A Wizard of Earthsea Review

3.5 stars out of 5?? I think either 3 or 3.5

I did really enjoy A Wizard of Earthsea by Ursula Le Guin but I think I would have enjoyed it a lot more when I was 12. It’s a really good middle grade epic fantasy novel but I just prefer my fantasy to be a lot more strange and weird such as The Left Hand of Darkness by Le Guin (one of my favourite novel) and I don’t enjoy middle grade as much as I used to. So, when I say I would have loved it when I was 12, that’s not an insult to the book, I’m just merely saying that I’m not the target audience.

The novel is about a boy called Ged (or Sparrowhawk) and you follow his journey in becoming a really powerful wizard.

Despite that fact, I’m so glad that I have read this book. As you probably all know this book is one of the classics in fantasy literature and popularised/ invented then tropes and “typical” concepts in a fantasy novel. This book is cliché and it doesn’t try to be any other than that, it just tries to tell a fun quick story for children and I think it achieves that.

Personally, I think the starting was way too quick, its as if Le Guin wanted to get us up to speed on Ged’s life. For the first 80 or so pages it feels as if the story is being told rather than shown, as Le Guin is like Ged is learning magic!! Now he is learning more magic!! Wooo!! I really wanted the wizard school and Ged’s backstory to be explored a lot more. Although I do understand why she did tell Ged’s backstory so fast, as she wanted to show Ged’s power and magic rather than having the audience wait around for book and books to see Ged gain that power. I think that she could have started the novel half way through the story and the audience won’t have missed much.

For the second half of the book, there is a lot more showing and we got to see Ged do some epic things, which I really liked.

As we are being told a lot of story rather than shown I don’t think Ged is really characterised that much because who is Ged really?? The only words I can think of is badass and good. He is just the embodiment of goodness, no real depth, no nothing. I could ask the same question for each character and again I don’t really know who they are, I know what they do, but not how they and perceive their lives. It didn’t bother me that much because the book is more focused on Ged being epic and good vs evil, the usual middle grade fantasy themes, which is fine. I just would have liked to get to know Ged a bit more I want know his opinions, experiences, how he thinks etc. I didn’t hate him, it just wasn’t a character driven novel, which was fine.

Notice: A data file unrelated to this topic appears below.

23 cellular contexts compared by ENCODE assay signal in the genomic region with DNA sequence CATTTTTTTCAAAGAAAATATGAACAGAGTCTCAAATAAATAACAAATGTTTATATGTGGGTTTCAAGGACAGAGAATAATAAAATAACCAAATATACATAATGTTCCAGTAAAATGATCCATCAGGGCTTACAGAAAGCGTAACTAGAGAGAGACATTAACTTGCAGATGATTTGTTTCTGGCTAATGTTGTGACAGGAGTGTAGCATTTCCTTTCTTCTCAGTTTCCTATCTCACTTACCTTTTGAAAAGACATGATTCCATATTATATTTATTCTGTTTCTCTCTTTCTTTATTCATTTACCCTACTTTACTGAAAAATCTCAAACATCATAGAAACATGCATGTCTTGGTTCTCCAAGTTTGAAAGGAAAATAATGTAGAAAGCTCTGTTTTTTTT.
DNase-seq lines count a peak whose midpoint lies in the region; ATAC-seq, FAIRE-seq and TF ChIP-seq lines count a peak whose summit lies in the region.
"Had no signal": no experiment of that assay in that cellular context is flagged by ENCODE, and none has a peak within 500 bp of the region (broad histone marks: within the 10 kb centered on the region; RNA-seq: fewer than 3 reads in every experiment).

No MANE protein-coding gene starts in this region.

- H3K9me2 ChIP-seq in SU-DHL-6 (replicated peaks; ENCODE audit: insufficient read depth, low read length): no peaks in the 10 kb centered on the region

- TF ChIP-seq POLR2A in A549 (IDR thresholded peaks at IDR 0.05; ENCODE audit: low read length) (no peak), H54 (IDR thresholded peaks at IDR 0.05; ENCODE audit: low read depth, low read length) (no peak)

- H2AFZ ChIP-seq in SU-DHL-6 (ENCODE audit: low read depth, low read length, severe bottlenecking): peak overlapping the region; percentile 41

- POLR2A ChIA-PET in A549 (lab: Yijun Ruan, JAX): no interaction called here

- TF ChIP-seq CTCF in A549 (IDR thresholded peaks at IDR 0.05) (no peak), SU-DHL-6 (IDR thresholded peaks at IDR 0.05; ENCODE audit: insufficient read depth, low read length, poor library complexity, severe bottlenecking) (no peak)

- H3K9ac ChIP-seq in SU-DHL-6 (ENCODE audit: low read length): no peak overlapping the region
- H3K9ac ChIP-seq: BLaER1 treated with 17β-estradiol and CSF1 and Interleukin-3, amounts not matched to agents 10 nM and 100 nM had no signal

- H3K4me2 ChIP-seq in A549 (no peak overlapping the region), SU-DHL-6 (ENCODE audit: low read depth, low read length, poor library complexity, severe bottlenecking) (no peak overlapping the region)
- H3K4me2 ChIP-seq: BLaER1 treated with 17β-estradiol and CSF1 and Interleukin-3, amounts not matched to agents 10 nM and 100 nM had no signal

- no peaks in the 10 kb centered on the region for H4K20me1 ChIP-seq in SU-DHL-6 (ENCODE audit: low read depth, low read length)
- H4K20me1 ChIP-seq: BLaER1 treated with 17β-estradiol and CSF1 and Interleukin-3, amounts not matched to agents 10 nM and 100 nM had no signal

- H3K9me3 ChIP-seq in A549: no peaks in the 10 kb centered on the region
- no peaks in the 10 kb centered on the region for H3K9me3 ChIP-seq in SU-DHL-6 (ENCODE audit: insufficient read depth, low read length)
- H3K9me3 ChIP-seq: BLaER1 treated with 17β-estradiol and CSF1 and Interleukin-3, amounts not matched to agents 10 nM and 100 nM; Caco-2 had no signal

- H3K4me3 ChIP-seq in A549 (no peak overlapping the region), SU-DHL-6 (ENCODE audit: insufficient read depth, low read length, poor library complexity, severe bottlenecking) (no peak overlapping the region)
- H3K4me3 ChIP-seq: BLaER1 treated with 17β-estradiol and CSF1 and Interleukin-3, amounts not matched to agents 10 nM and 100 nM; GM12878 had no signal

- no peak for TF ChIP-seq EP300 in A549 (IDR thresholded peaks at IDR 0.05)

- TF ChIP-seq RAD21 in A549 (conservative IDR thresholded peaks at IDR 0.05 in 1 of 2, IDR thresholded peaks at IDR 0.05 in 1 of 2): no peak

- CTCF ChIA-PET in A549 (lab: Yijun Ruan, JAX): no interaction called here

Another thing that I wanted to mention is that The Name of the Wind by Patrick Rothfuss (my favourite book) is essentially A Wizard of Earthsea but with all the problems I had with the novel fixed. I don’t know Rothfuss influences or inspiration for The Name of the Wind, but damn are these books general ideas and concept similar, but obviously very different in execution. They are both about a boy (Kvothe and Ged) who goes to a wizard school that have Masters (eg. Master Namer) and they aren’t the chosen one(but very powerful), they both were trained by some guy before hand that through they were really powerful, and “Naming” is the most powerful magic in the world. I would also say that Kvothe and Ged conflicts in their stories are often caused by them (normally being idiots or being ignorant) rather than external sources. I just thought it was interesting to compare these books.

Anyway, if you really love middle grade fantasy or just enjoy fantasy I think you should try this novel out.

Artwork: Westminster Sunset by JMW Turner, oil painting, 1800